Weekly Technical Market Outlook 4/14/2014

Selling continued last week with the Nasdaq taking the brunt of the damage being off 3.10%, the S&P 500 down 2.65%, and the Dow down 2.35%. While the selling continued into the final hours on Friday, it appears the selling was strongest on Thursday, where we saw a larger share of volume and issues declining compared to Friday. We closed out the week with the S&P 500 under its lower Bollinger Band. We saw this occur four times in January before the buyers stepped back in and took the equity index higher.  At the end of trading on Friday we had six of the nine S&P sectors trading under their 50-day Moving Averages, at the January low all but utilities were under their respective 50-day MA.

Equity Trend

With last week’s selling we saw the S&P 500 break through the level of support I highlighted last Monday as well as its 100-day Moving Average. We are still 15 points away from the up trend that’s kept many traders bullish for the last five months. If we see the S&P continue to fall, I’ll be watching this trend line as the next level of potential support.

Trend

Volatility Backwardation

On Friday I tweeted out a chart of the $VIX futures curve and mentioned that April prices were now trading at a premium to May and June, which puts the $VIX into backwardation. This typically happens when option traders become more fearful of short-term volatility than longer-term price swings and has been a fairly good indicator of short-term bottoms in the equity market. Below is a chart of the ratio between the one-month $VIX and the 3-month $VIX in histogram form. When a bar breaks above 1.0 we know that the 1-month is trading above the 3-month (i.e. backwardation).

BackwardationS&P SKEW

Sticking with our fear/risk theme, I noticed an interesting development in the S&P SKEW index. SKEW attempts to measure the ‘tail risk’ within the options market. As the chart below shows, we’ve seen spikes in SKEW prior to previous short-term declines in the S&P ($SPX). For instance we saw a break of 135 prior to the drop in 2012 and more recently we saw SKEW begin to rise again over 135 in December, January, and February. However, we did not see SKEW rise prior to or during the most recent bout of equity weakness. It does not seem that option traders felt this was going to be a 2+ standard deviation event – we’ll see if they were right.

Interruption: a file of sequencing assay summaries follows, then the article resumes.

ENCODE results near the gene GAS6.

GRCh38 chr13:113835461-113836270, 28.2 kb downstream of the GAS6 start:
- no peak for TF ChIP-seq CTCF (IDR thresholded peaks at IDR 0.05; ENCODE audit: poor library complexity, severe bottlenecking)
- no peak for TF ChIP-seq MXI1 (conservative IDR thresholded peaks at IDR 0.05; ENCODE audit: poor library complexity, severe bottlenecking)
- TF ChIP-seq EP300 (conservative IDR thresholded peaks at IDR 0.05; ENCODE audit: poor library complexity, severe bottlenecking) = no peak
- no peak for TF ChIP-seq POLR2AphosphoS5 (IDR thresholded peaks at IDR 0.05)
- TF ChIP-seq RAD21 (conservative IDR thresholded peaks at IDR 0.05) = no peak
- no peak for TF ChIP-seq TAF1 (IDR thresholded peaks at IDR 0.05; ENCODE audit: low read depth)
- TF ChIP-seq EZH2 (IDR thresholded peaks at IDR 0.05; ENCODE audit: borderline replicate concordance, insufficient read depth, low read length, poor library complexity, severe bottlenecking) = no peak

SKEWEquity Breadth

The short-term up trend I’ve been discussing in the Advance-Decline Line has now been broken. While the S&P is under its March low, the A-D Line is still above its March low when looking at all NYSE issues. Although when we focus on just NYSE common stock, it has broken through its respective March low – confirming the weakness in the overall equity market.

equity breadthEquity Momentum

With respect to momentum, we are at an important juncture for the Relative Strength Index. For the duration of the 2013 and start of 2014 up trend the RSI indicator has held above the 35 level, which is the lower end of the bullish range for this momentum indicator. With selling on Friday the RSI is now at 38, just a few points above this critical level of support.

We had a momentum break support in January before buyers rushed back in and took stocks higher but did not push the RSI over 70, this was the first chink the bulls armor. If we see another break under 35, after the Relative Strength Index was unable to get into ‘overbought’ status then we may see the creation of a bearish range as the current short-term correction develops into something more serious.

Momentum

Crude Oil

With oil being in its historically bullish seasonality time period, it is also testing its falling trend line resistance. In March we saw oil drop and test its 100-day Moving Average, creating the lower end of a symmetrical triangle pattern. If price of crude oil can break this trend line resistance then we’ll also need to quickly see a break of the previous short-term high around $105.

Crude Oil

60-Minute S&P 500